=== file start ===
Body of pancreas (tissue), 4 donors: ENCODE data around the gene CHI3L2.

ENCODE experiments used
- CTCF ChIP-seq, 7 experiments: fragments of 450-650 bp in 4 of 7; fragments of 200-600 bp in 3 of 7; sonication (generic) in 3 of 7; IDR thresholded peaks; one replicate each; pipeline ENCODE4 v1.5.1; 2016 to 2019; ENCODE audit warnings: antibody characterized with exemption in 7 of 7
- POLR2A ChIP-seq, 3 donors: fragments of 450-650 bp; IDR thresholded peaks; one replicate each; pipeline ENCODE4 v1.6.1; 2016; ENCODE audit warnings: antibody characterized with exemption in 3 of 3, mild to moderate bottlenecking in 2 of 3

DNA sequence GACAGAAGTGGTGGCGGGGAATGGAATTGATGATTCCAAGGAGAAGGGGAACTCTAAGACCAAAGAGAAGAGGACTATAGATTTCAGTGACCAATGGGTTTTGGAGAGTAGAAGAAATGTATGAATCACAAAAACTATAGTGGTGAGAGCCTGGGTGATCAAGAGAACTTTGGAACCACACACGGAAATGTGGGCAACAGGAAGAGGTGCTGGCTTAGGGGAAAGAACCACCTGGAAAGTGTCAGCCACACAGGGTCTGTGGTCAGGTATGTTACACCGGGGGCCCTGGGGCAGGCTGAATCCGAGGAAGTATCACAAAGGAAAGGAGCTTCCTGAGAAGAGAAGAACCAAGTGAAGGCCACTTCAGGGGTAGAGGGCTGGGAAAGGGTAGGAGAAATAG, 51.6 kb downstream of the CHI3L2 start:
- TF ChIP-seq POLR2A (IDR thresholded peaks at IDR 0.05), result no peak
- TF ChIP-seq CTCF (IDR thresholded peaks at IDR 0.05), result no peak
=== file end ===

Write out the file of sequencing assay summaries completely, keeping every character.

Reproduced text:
Body of pancreas (tissue), 4 donors: ENCODE data around the gene CHI3L2.

ENCODE experiments used
- CTCF ChIP-seq, 7 experiments: fragments of 450-650 bp in 4 of 7; fragments of 200-600 bp in 3 of 7; sonication (generic) in 3 of 7; IDR thresholded peaks; one replicate each; pipeline ENCODE4 v1.5.1; 2016 to 2019; ENCODE audit warnings: antibody characterized with exemption in 7 of 7
- POLR2A ChIP-seq, 3 donors: fragments of 450-650 bp; IDR thresholded peaks; one replicate each; pipeline ENCODE4 v1.6.1; 2016; ENCODE audit warnings: antibody characterized with exemption in 3 of 3, mild to moderate bottlenecking in 2 of 3

DNA sequence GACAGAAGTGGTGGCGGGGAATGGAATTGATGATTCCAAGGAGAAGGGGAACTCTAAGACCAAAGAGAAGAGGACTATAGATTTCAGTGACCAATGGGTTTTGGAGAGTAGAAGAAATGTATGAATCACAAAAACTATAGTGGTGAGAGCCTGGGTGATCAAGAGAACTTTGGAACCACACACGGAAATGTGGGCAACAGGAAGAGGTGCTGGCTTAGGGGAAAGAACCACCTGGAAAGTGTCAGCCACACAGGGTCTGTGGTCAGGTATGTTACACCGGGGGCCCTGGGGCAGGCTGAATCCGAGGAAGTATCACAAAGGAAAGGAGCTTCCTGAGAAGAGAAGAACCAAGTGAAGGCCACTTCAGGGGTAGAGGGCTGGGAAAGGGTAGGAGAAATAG, 51.6 kb downstream of the CHI3L2 start:
- TF ChIP-seq POLR2A (IDR thresholded peaks at IDR 0.05), result no peak
- TF ChIP-seq CTCF (IDR thresholded peaks at IDR 0.05), result no peak